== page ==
Freelance Editing

I posted a while back about how great my freelance editing job was. The sad thing is, the writers I was working for are now working on a project with its own editor, so they don’t need me for the time being. I don’t know when I will be needed again.

Since then, I have been applying to one or two freelance jobs per week. I only apply to jobs I feel well qualified for, but I have yet to hear back from any of them. Well, there was that one guy who wanted me to edit his website. He emailed me back asking for rates for proofreading and a heavy edit, and I gave them to him. Then he said he’d do the html part, and I wrote back asking if that meant he wanted me to do the rest. He never wrote back.

I’m beginning to wonder what the freelance market is like. Do most people start freelancing after their careers are well established? Are most of the people competing against me editors with over ten years of experience? Are my rates too high? Am I missing out on jobs simply because I’m not local (even though the ads say that telecommuting is okay)? I know my resume and cover letter are strong for someone of my experience. So why does no one want to hire me?

I kind of suspect it’s that I’m not local to many of the jobs I apply for. Some jobs explicitly say they need someone to work on site, and these jobs are always in New York City or Boston or Washington, DC. I have to wonder how many freelancers there are in these cities. There must be enough that companies can say they want someone local and actually get it.

And that makes me wonder if trying to get several hours of freelancing per week is foolish for someone who lives far from any major publishing city. Maybe I should give up and go work for the gym my friend told me about. They hire mothers to watch other people’s kids while they exercise, and you can bring along your own kid. Thing is, it pays dirt. But dirt’s better than what I’m getting from the freelancing I’m not exactly doing right now.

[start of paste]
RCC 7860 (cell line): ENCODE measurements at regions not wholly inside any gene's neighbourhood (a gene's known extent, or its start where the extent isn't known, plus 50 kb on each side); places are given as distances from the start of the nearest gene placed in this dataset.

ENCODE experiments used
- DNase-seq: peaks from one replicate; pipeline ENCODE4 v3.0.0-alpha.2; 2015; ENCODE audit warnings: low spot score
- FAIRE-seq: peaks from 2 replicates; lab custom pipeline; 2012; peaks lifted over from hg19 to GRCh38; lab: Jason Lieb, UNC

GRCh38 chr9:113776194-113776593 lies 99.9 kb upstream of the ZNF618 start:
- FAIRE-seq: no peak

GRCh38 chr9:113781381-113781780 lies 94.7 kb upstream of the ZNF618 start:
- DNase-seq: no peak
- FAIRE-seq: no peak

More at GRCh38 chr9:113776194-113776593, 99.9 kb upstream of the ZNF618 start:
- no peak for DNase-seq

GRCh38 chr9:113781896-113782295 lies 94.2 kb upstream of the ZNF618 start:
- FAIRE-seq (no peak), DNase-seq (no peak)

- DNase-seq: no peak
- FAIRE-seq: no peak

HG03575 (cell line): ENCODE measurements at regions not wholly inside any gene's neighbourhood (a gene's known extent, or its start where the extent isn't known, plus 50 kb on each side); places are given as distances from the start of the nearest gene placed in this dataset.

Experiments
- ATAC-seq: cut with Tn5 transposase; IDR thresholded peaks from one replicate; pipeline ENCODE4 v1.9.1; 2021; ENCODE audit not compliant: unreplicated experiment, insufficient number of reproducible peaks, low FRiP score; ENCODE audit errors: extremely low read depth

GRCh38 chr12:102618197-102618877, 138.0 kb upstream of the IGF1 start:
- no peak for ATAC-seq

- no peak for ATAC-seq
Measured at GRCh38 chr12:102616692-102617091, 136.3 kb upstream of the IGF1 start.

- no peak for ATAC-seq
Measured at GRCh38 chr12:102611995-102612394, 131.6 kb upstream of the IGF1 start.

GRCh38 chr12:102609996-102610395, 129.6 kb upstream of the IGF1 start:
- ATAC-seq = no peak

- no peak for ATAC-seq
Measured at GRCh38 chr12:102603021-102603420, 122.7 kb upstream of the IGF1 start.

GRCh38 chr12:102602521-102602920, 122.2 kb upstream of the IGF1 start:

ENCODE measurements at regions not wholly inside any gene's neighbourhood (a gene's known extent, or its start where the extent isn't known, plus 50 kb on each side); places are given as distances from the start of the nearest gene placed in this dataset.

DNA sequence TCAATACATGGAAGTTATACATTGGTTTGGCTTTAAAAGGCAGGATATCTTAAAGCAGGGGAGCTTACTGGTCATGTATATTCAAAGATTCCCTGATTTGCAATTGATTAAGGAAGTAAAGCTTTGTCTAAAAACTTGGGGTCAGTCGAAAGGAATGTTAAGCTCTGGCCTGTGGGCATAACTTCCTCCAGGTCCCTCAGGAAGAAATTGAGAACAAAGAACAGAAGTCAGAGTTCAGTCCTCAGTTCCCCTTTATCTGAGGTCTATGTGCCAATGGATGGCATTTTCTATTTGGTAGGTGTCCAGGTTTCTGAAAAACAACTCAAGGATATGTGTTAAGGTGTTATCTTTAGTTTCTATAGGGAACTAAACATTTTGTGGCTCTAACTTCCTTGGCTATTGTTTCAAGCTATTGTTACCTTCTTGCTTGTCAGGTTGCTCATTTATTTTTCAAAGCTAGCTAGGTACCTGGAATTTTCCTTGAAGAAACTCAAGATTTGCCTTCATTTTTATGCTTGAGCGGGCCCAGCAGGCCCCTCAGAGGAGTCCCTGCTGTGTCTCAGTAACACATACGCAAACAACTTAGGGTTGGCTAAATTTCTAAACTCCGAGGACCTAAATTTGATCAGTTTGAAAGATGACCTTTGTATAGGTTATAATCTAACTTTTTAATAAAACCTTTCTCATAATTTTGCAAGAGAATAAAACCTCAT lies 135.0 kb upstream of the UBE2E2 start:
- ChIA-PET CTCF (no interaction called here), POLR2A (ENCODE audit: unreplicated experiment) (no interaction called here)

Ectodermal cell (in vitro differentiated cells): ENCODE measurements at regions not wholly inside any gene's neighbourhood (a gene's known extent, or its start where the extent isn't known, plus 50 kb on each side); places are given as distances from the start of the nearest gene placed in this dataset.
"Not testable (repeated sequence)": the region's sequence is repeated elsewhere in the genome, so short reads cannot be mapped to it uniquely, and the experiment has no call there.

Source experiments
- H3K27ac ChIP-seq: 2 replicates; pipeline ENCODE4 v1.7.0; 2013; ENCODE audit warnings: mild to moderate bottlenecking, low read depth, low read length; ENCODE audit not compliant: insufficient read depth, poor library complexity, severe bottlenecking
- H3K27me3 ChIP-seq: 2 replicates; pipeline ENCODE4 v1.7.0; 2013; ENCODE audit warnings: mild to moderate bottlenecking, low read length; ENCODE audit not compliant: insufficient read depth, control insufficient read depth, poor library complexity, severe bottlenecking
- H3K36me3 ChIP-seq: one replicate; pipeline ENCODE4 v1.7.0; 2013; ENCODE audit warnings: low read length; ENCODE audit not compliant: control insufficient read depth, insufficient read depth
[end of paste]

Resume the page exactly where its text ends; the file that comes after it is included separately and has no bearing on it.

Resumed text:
Cheap as free

I love getting cheap stuff. In fact, I sometimes feel like I’m incapable of buying things that aren’t extremely cheap. Like, I’m not sure if I could spend more than $30 on a shirt. It would have to be some shirt, and I would have to have quite a bit of money to spend on said shirt. Sometimes I think that if I were ever on What Not to Wear, I would fail miserably because I would be sent to stores where a skirt is $100 or more, and I would think of all the cheap skirts I could get for that and refuse to buy anything.

 The point of all this is that I went to Kohl’s today and got two sweaters for under $10. No, not for each of them. For both of them. Not only that, but they’re great sweaters. They’re both great colors on me, and they fit beautifully. The style is conservative enough to fit into my closet with ease but not so boring as to be indistinguishable from the rest of my clothes. And I feel gorgeous in them.

And last week, I went to Ross and found two other beautiful sweaters, one of which had the original price tag still attached ($59.99) and was on clearance for $3.99. The other wasn’t quite so cheap, but it was still under $15. Suddenly my winter wardrobe isn’t so meager and outdated.

Why is it that I like them even better knowing that they were so cheap?

 P.S. As I was leaving Macey’s yesterday with a cart full of groceries, I saw that they were giving away random candles. They told me to take as many as I wanted, so I took four. The only thing better than cheap stuff is free stuff.